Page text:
Esophageal cancer is a growth in the esophagus or the food pipe. It may be in the upper, middle or lower 1/3rd of the pipe. Elderly people are more prone to develop it.
Causes are not known. Anything from hot tea to tobacco or alcohol can be the cause.
- Difficulty in swallowing or dysphagia
- Weight loss
- Vomiting blood
- Radio therapy
- Surgery - transhiatal oesophagectomy/laparoscopy
First step of the treatment is biopsy with the help of endoscopy to asses the kind of tumor.
Next step is doing a CT scan to asses the extent of tumor.
If it is cancer of the upper 1/3rd of the food pipe then radiotherapy or chemotherapy is suggested, depending on the oncologist’s advice.
For cancer of the middle or lower 1/3rd of the food pipe, surgery is recommended. The entire food pipe is removed and the stomach is brought up into the neck and attached to the food pipe. This can be done either by transhiatal oesophagectomy or by laparoscopy.
Transhiatal oesophagectomy is a supera major surgery. Usually, it is done conventionally by opening the abdomen, dissecting the stomach, then putting the hand into the thorax and dissecting from the abdomen for lower 1/3rd of the food pipe. If it’s the middle 1/3rd then the thorax is opened, the esophagus or food pipe is dissected from the chest, then an opening is made in the neck, the stomach is brought into the neck and joined to the food pipe.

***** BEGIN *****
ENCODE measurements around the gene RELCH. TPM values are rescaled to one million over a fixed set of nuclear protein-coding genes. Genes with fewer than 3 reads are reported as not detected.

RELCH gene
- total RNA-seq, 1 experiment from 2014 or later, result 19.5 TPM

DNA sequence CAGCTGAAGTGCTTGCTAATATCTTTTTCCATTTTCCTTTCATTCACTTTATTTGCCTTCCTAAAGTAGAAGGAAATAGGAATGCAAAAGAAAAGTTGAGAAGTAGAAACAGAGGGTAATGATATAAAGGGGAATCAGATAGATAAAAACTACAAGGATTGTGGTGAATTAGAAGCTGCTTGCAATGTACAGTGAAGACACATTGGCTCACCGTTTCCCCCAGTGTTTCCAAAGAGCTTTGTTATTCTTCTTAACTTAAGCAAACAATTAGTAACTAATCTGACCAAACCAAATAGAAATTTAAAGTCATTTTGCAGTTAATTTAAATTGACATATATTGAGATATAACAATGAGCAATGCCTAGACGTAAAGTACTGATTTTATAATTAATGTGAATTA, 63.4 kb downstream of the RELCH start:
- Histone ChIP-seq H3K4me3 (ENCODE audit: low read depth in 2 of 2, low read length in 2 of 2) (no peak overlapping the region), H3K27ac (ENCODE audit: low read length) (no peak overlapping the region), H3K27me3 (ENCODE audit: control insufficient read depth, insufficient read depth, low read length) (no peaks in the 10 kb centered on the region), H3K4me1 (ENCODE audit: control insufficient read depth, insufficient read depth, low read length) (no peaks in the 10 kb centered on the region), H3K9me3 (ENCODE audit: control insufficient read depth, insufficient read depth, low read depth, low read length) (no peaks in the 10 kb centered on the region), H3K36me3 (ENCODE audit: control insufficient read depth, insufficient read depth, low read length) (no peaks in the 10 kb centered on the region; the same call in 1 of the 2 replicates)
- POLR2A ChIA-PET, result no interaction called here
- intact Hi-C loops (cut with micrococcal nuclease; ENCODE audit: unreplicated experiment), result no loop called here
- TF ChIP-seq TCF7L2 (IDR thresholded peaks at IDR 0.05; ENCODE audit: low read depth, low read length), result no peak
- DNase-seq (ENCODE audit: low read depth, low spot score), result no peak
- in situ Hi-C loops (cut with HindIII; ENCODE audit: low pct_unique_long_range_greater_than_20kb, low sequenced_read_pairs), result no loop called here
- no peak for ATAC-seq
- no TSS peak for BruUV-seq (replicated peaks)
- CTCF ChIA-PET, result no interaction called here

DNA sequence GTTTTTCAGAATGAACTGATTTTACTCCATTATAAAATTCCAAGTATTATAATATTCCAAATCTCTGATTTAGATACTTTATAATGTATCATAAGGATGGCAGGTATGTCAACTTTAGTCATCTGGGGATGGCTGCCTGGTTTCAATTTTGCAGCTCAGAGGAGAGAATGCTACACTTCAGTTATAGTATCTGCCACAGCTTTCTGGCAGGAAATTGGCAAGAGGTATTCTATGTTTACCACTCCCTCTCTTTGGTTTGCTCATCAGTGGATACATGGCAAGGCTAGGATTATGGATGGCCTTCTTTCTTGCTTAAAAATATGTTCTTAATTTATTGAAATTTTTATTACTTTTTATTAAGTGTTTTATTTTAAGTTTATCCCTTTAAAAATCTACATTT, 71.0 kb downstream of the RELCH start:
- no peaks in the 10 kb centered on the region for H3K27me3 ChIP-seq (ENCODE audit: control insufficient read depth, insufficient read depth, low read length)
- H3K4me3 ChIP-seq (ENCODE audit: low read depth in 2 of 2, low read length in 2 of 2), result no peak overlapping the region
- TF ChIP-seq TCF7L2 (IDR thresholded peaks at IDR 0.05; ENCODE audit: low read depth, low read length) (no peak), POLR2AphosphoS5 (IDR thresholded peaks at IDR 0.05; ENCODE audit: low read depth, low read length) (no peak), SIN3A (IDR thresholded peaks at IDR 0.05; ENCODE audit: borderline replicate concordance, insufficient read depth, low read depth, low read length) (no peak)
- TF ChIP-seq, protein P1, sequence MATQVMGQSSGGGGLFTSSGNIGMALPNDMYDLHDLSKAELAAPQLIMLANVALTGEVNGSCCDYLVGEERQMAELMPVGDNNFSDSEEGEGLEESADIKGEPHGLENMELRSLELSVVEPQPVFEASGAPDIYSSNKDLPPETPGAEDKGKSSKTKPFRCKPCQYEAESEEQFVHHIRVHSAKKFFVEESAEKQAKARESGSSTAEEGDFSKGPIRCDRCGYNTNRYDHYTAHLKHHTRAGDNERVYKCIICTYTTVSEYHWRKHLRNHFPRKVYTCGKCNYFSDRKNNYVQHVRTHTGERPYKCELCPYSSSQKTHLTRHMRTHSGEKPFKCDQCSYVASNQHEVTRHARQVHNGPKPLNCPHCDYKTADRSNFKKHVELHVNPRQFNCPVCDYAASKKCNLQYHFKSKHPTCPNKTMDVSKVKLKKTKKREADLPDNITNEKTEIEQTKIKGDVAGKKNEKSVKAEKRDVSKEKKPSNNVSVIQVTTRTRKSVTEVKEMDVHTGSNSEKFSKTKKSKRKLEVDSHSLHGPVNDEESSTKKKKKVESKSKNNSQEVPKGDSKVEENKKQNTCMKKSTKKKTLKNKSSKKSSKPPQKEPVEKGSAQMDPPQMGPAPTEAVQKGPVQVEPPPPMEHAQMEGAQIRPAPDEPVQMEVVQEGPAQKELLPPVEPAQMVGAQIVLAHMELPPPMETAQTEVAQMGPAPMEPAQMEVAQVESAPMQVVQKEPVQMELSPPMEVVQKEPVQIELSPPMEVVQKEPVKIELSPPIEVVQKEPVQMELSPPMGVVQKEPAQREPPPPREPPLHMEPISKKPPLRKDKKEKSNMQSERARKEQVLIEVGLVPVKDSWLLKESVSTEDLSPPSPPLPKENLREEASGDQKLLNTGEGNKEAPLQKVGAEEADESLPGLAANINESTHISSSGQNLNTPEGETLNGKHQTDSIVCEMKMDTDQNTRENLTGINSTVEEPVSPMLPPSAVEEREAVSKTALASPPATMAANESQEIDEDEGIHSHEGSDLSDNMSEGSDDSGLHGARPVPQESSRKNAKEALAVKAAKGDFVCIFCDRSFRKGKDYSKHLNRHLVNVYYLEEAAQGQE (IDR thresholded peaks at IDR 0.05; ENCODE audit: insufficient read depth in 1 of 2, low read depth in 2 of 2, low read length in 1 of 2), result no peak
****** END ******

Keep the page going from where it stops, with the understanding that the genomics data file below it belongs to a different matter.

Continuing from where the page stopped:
Laparoscopy is where we can dissect the food pipe from the stomach itself if the tumor is in the lower 1/3rd of the food pipe, then open the neck, bring the stomach up in the neck and join it to the food pipe. If it’s in the middle 1/3rd then we dissect the stomach, put the laparoscope in the thorax, chest and esophagus, then open the neck and bring the stomach up and join it to the food pipe. So laparoscopy lowers the morbidity and with minimal blood loss a patient is treated for cancer.
Prognosis is not very good. If esophageal cancer is detected very early, treatment may be effective. Otherwise, there is no cure for it. In fact, most surgeries are done to help the patients eat rather than live longer, and it is not a cure in majority of the cases. The patient’s survival may be prolonged from 6 months to 2 or 3 years and they live without the inability to eat and suffering, as in some cases they can’t swallow even the saliva.
Even after the operation, patients are unable to eat large quantity of food at a time. They can have small frequent meals and have to sleep in a cropped up position.
There is no preventive measure other than maintaining a healthy lifestyle and avoiding smoking, consumption of tobacco and alcohol.